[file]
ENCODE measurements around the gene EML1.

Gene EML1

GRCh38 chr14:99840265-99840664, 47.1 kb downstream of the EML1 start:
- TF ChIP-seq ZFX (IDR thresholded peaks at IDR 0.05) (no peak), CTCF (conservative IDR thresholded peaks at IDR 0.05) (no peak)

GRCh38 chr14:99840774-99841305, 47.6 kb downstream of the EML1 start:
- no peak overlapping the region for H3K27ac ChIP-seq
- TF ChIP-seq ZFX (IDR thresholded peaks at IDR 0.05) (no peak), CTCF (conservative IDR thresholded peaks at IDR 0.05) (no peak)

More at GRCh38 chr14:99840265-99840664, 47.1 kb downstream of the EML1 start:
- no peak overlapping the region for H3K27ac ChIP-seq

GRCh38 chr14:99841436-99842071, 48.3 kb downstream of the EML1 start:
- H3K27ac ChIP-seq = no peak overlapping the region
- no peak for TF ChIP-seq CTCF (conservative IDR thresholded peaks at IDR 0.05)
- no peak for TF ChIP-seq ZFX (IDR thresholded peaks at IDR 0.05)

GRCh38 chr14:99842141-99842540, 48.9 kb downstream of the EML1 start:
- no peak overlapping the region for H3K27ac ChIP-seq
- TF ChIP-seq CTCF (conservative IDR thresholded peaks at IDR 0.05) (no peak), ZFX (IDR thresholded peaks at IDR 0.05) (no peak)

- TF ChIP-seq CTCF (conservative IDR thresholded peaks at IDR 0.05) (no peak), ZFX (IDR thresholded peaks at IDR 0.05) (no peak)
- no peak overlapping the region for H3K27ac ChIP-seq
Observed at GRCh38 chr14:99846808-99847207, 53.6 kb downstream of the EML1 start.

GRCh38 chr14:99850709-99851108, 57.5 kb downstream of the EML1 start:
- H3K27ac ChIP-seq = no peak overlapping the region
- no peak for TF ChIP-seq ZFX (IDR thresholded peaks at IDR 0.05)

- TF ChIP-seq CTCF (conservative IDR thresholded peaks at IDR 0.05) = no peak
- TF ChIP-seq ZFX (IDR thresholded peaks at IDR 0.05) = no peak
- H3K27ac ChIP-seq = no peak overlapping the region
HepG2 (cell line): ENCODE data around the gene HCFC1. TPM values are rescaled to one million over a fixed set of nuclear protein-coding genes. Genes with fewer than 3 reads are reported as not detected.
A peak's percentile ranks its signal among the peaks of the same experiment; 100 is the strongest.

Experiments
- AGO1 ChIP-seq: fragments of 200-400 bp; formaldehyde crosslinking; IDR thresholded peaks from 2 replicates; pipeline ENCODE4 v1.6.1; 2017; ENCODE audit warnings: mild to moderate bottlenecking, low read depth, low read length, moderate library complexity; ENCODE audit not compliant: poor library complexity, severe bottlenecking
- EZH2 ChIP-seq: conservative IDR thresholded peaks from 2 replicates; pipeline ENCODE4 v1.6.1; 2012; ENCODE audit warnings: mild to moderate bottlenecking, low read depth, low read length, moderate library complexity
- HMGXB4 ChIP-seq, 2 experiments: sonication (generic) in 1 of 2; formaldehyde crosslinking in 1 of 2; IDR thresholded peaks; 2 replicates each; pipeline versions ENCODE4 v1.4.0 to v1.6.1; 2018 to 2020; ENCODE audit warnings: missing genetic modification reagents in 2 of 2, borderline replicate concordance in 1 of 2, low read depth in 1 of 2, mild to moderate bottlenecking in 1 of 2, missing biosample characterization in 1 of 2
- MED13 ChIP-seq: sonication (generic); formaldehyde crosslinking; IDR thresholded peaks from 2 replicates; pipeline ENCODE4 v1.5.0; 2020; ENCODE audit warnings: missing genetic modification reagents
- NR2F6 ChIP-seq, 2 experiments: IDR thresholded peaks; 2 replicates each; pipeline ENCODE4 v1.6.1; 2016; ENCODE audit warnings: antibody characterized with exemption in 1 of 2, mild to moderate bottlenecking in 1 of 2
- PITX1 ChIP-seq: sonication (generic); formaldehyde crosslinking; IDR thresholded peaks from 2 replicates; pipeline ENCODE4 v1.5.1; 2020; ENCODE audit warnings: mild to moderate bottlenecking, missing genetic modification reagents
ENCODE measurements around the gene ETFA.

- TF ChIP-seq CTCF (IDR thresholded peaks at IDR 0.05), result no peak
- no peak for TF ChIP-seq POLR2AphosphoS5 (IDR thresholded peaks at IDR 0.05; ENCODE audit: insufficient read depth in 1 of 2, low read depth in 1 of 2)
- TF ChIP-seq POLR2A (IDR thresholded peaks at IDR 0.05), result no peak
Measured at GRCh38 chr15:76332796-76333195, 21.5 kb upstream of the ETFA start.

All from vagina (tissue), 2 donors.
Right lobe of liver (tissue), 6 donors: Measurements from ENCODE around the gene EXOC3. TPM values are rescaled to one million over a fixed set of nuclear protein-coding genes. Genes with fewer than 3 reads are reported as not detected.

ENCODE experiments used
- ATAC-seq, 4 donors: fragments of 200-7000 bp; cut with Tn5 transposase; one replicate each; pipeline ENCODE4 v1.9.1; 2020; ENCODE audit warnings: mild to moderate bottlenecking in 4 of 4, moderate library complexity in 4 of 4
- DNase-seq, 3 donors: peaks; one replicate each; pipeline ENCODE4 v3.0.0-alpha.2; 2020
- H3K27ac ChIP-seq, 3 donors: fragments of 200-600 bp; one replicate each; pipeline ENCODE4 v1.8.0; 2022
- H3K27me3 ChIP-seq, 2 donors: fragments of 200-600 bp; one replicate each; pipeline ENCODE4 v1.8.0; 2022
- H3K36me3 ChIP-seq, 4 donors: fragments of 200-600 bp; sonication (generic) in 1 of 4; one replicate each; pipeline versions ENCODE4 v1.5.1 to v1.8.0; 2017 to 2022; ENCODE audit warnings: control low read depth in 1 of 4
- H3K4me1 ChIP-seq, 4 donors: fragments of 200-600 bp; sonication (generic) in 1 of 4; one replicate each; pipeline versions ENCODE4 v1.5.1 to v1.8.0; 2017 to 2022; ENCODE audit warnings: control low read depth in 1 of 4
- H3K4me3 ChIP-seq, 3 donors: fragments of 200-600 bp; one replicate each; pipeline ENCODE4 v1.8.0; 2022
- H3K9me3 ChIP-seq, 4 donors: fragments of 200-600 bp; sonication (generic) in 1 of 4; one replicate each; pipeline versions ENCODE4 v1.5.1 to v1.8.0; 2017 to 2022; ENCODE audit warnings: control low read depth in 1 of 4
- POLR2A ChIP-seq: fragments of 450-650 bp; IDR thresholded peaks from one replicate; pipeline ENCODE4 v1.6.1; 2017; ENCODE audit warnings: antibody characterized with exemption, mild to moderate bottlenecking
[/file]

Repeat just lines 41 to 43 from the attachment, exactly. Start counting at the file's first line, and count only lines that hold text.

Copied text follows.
Right lobe of liver (tissue), 6 donors: Measurements from ENCODE around the gene EXOC3. TPM values are rescaled to one million over a fixed set of nuclear protein-coding genes. Genes with fewer than 3 reads are reported as not detected.

ENCODE experiments used
- ATAC-seq, 4 donors: fragments of 200-7000 bp; cut with Tn5 transposase; one replicate each; pipeline ENCODE4 v1.9.1; 2020; ENCODE audit warnings: mild to moderate bottlenecking in 4 of 4, moderate library complexity in 4 of 4